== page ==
Clinical Trials Advisor: Matching the right patient to the right trial
“You have cancer.” Those words are inevitably followed by a wave of strong emotions and a torrent of thoughts. They are also usually followed with the beginnings of a treatment plan and/or next steps by a reassuring physician. In many cases, the physician will also discuss the option of participating in a clinical trial as part of their treatment.
With over 75 clinical trials open at the London Regional Cancer Program (LRCP) at London Health Sciences Centre (LHSC), and administered by Lawson Health Research Institute (Lawson), it can be difficult for a patient to determine if any particular trial is right for them.
Patients at LRCP can now connect with a clinical trials advisor to help them explore a treatment option that is right for them. “Patient participation in research, through a clinical trial, can be an empowering experience. They have a voice in their care, but their participation also makes a difference to other patients,” says Heather Mayer, clinical trials advisor, LRCP. “Unfortunately, researching clinical trials can be a daunting and confusing task for patients, but that’s where I can help.”
As clinical trials advisor, Mayer (pictured above) helps connect patients to the research teams overseeing the clinical trials. “I’m liaison between patients and researchers. It can be very difficult for patients to understand that they will not be eligible for every trial. I try to help them find trials that we believe they can participate in successfully,” she says. In some cases, this has meant that Mayer has contacted other research centers on behalf of patients.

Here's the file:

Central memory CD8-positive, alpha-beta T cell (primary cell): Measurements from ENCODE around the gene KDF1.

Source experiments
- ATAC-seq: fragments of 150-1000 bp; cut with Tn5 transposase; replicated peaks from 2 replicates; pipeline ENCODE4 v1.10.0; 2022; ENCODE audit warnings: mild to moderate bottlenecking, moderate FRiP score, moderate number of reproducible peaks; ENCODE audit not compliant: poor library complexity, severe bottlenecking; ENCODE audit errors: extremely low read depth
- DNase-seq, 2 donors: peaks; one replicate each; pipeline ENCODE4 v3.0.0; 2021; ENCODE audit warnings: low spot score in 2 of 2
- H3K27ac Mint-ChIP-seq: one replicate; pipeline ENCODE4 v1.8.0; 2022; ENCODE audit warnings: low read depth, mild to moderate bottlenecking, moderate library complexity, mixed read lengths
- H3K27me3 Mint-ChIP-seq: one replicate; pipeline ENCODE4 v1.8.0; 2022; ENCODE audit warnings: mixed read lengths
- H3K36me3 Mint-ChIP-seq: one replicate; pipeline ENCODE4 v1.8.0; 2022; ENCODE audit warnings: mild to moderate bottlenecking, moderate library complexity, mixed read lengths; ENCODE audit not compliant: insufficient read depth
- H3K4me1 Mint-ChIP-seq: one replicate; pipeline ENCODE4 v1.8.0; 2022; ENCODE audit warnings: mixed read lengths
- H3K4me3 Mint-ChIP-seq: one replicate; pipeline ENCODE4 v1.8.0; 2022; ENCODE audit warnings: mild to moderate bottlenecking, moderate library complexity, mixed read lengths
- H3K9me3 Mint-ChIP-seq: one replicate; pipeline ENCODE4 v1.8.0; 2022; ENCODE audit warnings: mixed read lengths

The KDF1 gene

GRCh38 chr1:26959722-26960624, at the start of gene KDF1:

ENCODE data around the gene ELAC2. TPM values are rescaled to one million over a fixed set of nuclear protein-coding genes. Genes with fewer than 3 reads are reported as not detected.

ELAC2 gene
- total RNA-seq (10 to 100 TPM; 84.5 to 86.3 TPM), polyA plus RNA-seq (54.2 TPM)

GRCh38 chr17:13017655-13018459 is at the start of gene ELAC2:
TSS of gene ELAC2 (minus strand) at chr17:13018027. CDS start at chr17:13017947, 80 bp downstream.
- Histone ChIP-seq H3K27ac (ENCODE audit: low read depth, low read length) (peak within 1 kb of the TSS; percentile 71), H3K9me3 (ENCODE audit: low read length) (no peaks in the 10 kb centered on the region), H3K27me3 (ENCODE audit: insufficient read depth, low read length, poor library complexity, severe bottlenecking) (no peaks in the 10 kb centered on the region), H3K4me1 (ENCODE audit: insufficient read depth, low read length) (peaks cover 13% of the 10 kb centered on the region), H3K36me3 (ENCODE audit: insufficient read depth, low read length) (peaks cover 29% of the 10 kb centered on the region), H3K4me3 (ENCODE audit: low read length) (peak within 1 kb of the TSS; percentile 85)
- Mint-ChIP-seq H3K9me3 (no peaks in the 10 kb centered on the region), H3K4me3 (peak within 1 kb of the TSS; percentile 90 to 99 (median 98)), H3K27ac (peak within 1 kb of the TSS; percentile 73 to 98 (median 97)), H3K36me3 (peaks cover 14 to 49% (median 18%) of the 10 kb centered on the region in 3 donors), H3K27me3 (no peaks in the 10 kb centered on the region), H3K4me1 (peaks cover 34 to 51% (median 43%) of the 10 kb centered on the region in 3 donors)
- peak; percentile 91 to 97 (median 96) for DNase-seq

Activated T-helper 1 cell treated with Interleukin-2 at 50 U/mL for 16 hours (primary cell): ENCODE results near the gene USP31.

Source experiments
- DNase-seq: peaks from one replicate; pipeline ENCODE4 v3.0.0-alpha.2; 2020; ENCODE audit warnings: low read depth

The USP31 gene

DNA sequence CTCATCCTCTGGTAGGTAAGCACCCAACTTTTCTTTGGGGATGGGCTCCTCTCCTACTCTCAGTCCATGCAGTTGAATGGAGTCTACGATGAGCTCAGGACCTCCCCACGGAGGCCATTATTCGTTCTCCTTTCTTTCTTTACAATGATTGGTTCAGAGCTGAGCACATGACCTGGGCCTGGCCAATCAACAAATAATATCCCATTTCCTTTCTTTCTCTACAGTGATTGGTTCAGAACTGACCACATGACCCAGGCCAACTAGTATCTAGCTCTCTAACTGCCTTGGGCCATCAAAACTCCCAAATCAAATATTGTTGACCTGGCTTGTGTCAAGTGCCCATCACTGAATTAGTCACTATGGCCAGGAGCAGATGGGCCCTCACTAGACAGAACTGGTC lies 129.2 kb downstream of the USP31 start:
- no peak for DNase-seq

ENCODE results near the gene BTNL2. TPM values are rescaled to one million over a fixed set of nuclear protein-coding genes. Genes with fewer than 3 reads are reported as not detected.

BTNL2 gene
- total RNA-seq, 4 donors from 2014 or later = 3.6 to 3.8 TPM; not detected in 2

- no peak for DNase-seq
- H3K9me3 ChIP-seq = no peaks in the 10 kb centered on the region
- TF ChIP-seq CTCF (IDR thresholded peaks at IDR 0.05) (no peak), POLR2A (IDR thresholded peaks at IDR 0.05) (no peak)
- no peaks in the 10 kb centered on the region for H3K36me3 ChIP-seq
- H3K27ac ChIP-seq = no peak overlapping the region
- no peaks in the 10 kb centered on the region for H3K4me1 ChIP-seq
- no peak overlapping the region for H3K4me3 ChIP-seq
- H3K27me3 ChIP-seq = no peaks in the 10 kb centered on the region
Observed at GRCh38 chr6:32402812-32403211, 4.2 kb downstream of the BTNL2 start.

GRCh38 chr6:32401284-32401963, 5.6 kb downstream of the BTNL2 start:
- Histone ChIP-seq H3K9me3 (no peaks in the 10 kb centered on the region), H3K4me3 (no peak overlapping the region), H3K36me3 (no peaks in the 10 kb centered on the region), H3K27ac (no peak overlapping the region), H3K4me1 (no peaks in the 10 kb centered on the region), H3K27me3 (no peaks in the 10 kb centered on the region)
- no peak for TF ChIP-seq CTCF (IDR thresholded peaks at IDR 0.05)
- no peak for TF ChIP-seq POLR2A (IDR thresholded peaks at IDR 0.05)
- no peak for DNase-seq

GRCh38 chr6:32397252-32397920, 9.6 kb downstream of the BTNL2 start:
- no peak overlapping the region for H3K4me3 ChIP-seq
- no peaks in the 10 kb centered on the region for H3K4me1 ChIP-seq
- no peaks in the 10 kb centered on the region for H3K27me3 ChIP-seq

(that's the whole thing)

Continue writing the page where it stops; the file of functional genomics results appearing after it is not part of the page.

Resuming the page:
To find clinical trials that are appropriate for patients, Mayer examines their patient record, including their cancer type, and whether they have had genomic testing, which is often required to determine eligibility. Once Mayer finds a trial she and the patient agree may be appropriate, she refers the patient to a research coordinator of that trial for screening. She stays in touch with a patient up until the point of referral or continues to work with them to find a different trial.
“We hope that by having a person who is dedicated to helping patients, families and caregivers navigate the complex clinical trials landscape we will not only improve the success of cancer research, but have the ability to put the needs of patients front and center in order to be certain all of their treatment options, questions and concerns are addressed,” explains Richard McClelland, operations lead, LRCP. That dedication may also help patients get access to innovative new treatments that they otherwise would not be able to get access to outside a clinical trial. “Our goal is to get every interested patient on an appropriate clinical trial.”
A misconception that Mayer hopes to break is that clinical trials are only accessible to patients at the beginning of their cancer journey. “There are available clinical trials at every stage of treatment. Every patient, and their family, should be empowered to assess their options at any stage of their care,” she adds. “I want every patient to ask if there is a clinical trial right for them.”